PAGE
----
There is a wordsall.zip zip of all the Ada source files to port WORDS, and support programs and data to generate the necessary dictionaries and inflections for re-hosting the WORDS Latin dictionary parsing/translation system on any machine with an Ada 95 compiler. (It can be made to work with Ada 83 also by replacing just the short driver routine.)
This a console program (keyboard entry), without fancy Windows GUI, and has thereby been made system independent.
WORDSALL contains the Ada source files for WORDS
strings_package.ads strings_package.adb latin_file_names.ads latin_file_names.adb config.ads preface.ads word_parameters.ads developer_parameters.ads preface.adb put_stat.adb word_parameters.adb inflections_package.adb inflections_package.ads dictionary_package.ads dictionary_package.adb addons_package.ads addons_package.adb uniques_package.ads word_support_package.ads word_support_package.adb english_support package.ads english_support package.adb word_package.ads line_stuff.ads line_stuff.adb developer_parameters.adb tricks_package.ads word_package.adb tricks_package.adb list_package.ads list_sweep.adb dictionary_form.adb search_english.adb put_example_line.adb list_package.adb parse.adb words.adb
four supporting programs
makedict.adb makestem.adb makeinfl.adb makeefil.adb
and DOS ASCII data files for them to act upon to produce WORDS data files
DICTLINE.GEN STEMLIST.GEN EWDSLIST.GEN INFLECTS.LAT
the other WORDS DOS ASCII supporting files
The process is to download the 197ESALL.ZIP (case sensitive) and unzip into a subdirectory. (If the zip form is unsuitable for your system, I can provide the files in an uncompressed form.) The wordy file names are for compliance with the restrictions of the GNAT system. They may be renamed, and I can provide an alternative. However, the long file names demand an UNZIP that preserves them, if GNAT is to be used.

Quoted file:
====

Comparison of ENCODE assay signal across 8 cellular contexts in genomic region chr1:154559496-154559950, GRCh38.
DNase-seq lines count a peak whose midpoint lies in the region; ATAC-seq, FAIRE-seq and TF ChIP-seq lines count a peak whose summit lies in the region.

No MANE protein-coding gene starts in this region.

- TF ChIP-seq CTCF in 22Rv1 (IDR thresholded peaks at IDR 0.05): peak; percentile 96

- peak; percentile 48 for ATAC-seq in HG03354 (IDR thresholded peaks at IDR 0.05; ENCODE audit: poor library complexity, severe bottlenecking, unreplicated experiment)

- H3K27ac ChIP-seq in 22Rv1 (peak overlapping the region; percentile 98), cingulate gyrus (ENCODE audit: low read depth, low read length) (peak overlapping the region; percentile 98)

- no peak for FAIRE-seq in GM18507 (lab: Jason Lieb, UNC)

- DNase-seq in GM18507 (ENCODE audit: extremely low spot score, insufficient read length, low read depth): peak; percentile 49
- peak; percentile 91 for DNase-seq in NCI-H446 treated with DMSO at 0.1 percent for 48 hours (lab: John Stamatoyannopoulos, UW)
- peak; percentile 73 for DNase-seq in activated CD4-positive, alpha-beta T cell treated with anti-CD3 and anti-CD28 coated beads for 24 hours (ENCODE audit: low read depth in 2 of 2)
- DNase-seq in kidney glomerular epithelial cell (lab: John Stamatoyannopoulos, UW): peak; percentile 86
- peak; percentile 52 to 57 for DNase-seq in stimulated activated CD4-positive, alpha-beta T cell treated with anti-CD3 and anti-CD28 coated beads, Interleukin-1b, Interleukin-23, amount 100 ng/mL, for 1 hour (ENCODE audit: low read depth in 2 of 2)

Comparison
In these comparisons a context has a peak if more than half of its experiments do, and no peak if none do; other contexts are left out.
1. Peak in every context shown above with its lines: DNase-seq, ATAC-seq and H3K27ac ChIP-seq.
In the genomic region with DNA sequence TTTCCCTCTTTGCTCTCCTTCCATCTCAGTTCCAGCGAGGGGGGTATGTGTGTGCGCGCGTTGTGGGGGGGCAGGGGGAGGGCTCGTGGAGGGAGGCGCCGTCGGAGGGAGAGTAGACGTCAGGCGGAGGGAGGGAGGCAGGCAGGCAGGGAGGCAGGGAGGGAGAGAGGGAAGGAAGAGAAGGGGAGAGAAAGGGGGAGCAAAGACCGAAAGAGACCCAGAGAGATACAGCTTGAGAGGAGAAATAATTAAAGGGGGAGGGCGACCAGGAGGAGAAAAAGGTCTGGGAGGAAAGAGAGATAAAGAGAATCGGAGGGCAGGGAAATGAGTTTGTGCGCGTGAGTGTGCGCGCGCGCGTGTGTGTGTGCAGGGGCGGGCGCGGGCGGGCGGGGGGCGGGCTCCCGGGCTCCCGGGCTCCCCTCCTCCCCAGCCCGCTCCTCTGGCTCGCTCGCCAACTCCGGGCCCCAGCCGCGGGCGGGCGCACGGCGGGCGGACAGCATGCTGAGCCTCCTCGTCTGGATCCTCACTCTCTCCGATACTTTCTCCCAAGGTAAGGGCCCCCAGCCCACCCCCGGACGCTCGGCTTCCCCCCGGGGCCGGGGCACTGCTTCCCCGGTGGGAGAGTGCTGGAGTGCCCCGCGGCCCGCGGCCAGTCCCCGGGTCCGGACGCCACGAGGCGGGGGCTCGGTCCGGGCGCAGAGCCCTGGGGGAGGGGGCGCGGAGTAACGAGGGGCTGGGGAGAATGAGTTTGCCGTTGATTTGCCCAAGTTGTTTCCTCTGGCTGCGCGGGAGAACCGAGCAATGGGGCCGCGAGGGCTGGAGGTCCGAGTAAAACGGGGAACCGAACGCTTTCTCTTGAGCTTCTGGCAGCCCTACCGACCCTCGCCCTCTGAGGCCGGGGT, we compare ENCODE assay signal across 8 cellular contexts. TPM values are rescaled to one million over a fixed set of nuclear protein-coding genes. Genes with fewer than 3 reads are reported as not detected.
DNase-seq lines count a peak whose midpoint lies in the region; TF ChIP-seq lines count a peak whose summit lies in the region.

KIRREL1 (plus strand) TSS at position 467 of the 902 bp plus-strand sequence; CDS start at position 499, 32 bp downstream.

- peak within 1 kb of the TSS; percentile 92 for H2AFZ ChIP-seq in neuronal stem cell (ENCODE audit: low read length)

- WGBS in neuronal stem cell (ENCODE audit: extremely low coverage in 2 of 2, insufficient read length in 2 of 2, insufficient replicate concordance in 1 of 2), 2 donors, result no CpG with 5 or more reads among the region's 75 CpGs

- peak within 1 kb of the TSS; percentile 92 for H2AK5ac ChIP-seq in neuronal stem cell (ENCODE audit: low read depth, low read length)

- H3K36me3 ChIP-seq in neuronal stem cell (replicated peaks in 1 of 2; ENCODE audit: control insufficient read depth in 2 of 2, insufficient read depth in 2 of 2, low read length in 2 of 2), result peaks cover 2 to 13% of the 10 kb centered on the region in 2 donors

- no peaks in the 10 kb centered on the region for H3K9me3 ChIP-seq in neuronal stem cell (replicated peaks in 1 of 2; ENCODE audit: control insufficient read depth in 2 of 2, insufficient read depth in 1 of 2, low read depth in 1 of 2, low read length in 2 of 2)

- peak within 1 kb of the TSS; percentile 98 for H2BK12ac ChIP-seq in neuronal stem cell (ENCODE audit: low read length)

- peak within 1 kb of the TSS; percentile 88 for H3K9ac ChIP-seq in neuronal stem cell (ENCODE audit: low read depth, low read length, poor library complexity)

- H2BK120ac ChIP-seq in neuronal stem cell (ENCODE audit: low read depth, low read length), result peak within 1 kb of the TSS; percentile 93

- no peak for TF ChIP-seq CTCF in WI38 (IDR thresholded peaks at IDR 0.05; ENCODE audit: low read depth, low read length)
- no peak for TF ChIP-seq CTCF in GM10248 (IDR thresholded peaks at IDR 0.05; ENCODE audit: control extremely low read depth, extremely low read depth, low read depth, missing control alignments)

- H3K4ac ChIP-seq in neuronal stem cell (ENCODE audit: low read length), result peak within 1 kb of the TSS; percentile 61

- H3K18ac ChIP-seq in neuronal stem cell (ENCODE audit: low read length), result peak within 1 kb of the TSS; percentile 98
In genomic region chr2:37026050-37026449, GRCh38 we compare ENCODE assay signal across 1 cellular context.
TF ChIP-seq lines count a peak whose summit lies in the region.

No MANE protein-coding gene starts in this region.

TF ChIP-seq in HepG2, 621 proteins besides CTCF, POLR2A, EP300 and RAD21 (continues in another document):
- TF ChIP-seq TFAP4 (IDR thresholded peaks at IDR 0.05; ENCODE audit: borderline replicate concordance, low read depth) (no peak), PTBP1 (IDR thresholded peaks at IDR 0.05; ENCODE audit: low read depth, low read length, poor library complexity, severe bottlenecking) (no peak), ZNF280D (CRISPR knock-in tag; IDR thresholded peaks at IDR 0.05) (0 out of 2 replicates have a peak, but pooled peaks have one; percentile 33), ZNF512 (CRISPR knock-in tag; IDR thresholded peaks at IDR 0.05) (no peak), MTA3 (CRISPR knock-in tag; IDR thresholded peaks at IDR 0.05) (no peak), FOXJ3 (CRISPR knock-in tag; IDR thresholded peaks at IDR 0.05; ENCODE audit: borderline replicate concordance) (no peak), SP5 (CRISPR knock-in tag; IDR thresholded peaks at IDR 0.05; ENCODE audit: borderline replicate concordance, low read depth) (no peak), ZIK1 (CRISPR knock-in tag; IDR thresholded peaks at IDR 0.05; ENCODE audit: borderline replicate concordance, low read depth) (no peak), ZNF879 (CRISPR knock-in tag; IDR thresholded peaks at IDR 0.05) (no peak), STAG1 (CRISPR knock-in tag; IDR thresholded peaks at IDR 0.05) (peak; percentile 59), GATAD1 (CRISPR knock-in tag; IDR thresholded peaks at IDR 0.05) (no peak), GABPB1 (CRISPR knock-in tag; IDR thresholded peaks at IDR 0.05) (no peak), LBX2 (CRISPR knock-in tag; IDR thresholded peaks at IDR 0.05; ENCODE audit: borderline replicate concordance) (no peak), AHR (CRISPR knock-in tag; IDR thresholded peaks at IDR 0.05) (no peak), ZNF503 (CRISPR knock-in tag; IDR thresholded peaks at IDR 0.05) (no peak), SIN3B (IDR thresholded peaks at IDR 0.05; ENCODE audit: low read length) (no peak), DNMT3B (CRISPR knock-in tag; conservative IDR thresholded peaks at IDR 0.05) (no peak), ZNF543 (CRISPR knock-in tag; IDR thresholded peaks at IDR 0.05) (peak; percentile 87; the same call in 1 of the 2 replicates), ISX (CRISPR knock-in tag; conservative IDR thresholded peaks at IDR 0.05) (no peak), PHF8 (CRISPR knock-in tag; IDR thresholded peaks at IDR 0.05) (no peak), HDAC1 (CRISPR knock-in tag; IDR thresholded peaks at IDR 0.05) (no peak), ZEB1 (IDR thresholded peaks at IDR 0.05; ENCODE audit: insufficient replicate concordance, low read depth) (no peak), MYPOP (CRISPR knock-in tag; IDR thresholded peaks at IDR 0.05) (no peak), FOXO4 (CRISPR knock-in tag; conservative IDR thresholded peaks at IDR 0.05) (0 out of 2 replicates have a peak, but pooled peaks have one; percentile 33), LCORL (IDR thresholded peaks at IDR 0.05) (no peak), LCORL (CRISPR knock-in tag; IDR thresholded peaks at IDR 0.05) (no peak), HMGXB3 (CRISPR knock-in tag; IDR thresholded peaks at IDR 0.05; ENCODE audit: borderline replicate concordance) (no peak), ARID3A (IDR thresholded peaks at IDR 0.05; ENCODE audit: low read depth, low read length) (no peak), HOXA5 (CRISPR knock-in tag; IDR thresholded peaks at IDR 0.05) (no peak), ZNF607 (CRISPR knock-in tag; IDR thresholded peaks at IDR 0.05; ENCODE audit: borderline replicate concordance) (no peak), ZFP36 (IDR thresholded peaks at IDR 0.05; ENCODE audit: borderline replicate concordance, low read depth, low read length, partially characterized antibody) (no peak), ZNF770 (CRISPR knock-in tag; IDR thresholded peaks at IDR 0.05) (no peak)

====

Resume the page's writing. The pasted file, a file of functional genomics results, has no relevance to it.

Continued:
For example, in a GNAT environment (one would maximally optimize the main program):
gnatmake -O3 words gnatmake makedict gnatmake makestem gnatmake makeefil gnatmake makeinfl
This produces executables for WORDS, MAKEDICT, MAKESTEM, MAKEEFIL, and MAKEINFL. Executing the latter four against the input respectively of
DICTLINE.GEN STEMLIST.GEN EWDSLIST.GEN INFLECTS.LAT
(when they ask for DICTIONARY say G) producing
DICTFILE.GEN STEMFILE.GEN INDXFILE.GEN EWDSFILE.GEN INFLECTS.SEC
Along with ADDONS.LAT and UNIQUES.LAT, this is the set of data for WORDS.
The only problem that has appeared on porting so far is that one must be careful of file names. Problems sometimes turn up but have been easily rectified by inspection. All of my systems are case-independent on file names. If one is running in a case-dependent system (UNIX), this is a point to check. Note that the data files are capitalized, source files are not.
The source is in Ada and therefore very readable, which is not claimed for the logic which is my, not Ada's, fault. The source and data are freely available for anyone to use for any purpose. It may be converted to other languages, used in pieces, or modified in any way without further permission or notification.
There is one oddity that the reader may remark upon. The code is loaded with PUT/print statements which are now commented out. These were used at some time for debug purposes and were just left in. They (mostly) are left justified and may fairly easily be removed for a cleaner presentation. Further there are many blocks of code which during development have been moved or removed, but have in their previous place been left commented. This is also messy. I cannot really justify not having fixed this, but there it is.
October 2006 - New release of Version 1.97F. There is no change in program. Only change is some corrections to the dictionary (thanks to John White and Jim Stacey). The version number is not changed.
September 2006 - Version 1.97F release. This update contains corrections prompted by user feedback and a somewhat expanded dictionary of 39000 entries.
August 2005 - Version 1.97Ed last release. This is just 1.97E with some corrections prompted by user feedback. The dictionary is somewhat larger - 38000. There is very little algorithm growth.